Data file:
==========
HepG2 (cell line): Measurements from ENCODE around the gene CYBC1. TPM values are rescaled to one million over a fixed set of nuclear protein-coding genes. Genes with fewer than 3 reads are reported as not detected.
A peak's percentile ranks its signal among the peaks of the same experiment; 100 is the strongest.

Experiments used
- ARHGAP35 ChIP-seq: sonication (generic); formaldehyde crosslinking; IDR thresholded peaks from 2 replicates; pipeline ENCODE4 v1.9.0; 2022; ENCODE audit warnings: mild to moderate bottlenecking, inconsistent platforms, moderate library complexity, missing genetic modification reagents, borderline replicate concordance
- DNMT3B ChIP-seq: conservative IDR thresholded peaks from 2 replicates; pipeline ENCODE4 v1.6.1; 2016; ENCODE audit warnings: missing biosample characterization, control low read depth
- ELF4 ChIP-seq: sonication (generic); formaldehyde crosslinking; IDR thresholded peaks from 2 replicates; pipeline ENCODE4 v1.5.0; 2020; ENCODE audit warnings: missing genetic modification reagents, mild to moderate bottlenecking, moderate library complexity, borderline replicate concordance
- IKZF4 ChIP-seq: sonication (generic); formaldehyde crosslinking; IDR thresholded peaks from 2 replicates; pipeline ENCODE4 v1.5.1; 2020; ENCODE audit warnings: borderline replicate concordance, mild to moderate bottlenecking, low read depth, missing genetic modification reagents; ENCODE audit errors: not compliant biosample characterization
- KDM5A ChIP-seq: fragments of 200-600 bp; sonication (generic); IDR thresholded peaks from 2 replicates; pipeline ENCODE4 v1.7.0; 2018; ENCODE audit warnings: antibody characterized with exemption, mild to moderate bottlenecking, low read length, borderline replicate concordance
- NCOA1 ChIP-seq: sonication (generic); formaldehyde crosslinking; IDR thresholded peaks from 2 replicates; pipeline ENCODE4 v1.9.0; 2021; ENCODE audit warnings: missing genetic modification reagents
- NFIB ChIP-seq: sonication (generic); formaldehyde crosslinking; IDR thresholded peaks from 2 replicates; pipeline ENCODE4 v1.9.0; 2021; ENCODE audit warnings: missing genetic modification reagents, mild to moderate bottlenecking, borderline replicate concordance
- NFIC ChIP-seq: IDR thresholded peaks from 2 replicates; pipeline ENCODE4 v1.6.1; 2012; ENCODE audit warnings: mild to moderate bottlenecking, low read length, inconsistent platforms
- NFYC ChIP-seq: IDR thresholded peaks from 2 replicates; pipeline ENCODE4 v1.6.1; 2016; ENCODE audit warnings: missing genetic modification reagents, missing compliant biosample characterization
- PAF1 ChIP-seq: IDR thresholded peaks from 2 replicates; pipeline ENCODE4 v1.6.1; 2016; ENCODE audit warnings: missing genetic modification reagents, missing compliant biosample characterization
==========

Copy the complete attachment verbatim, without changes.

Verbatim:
HepG2 (cell line): Measurements from ENCODE around the gene CYBC1. TPM values are rescaled to one million over a fixed set of nuclear protein-coding genes. Genes with fewer than 3 reads are reported as not detected.
A peak's percentile ranks its signal among the peaks of the same experiment; 100 is the strongest.

Experiments used
- ARHGAP35 ChIP-seq: sonication (generic); formaldehyde crosslinking; IDR thresholded peaks from 2 replicates; pipeline ENCODE4 v1.9.0; 2022; ENCODE audit warnings: mild to moderate bottlenecking, inconsistent platforms, moderate library complexity, missing genetic modification reagents, borderline replicate concordance
- DNMT3B ChIP-seq: conservative IDR thresholded peaks from 2 replicates; pipeline ENCODE4 v1.6.1; 2016; ENCODE audit warnings: missing biosample characterization, control low read depth
- ELF4 ChIP-seq: sonication (generic); formaldehyde crosslinking; IDR thresholded peaks from 2 replicates; pipeline ENCODE4 v1.5.0; 2020; ENCODE audit warnings: missing genetic modification reagents, mild to moderate bottlenecking, moderate library complexity, borderline replicate concordance
- IKZF4 ChIP-seq: sonication (generic); formaldehyde crosslinking; IDR thresholded peaks from 2 replicates; pipeline ENCODE4 v1.5.1; 2020; ENCODE audit warnings: borderline replicate concordance, mild to moderate bottlenecking, low read depth, missing genetic modification reagents; ENCODE audit errors: not compliant biosample characterization
- KDM5A ChIP-seq: fragments of 200-600 bp; sonication (generic); IDR thresholded peaks from 2 replicates; pipeline ENCODE4 v1.7.0; 2018; ENCODE audit warnings: antibody characterized with exemption, mild to moderate bottlenecking, low read length, borderline replicate concordance
- NCOA1 ChIP-seq: sonication (generic); formaldehyde crosslinking; IDR thresholded peaks from 2 replicates; pipeline ENCODE4 v1.9.0; 2021; ENCODE audit warnings: missing genetic modification reagents
- NFIB ChIP-seq: sonication (generic); formaldehyde crosslinking; IDR thresholded peaks from 2 replicates; pipeline ENCODE4 v1.9.0; 2021; ENCODE audit warnings: missing genetic modification reagents, mild to moderate bottlenecking, borderline replicate concordance
- NFIC ChIP-seq: IDR thresholded peaks from 2 replicates; pipeline ENCODE4 v1.6.1; 2012; ENCODE audit warnings: mild to moderate bottlenecking, low read length, inconsistent platforms
- NFYC ChIP-seq: IDR thresholded peaks from 2 replicates; pipeline ENCODE4 v1.6.1; 2016; ENCODE audit warnings: missing genetic modification reagents, missing compliant biosample characterization
- PAF1 ChIP-seq: IDR thresholded peaks from 2 replicates; pipeline ENCODE4 v1.6.1; 2016; ENCODE audit warnings: missing genetic modification reagents, missing compliant biosample characterization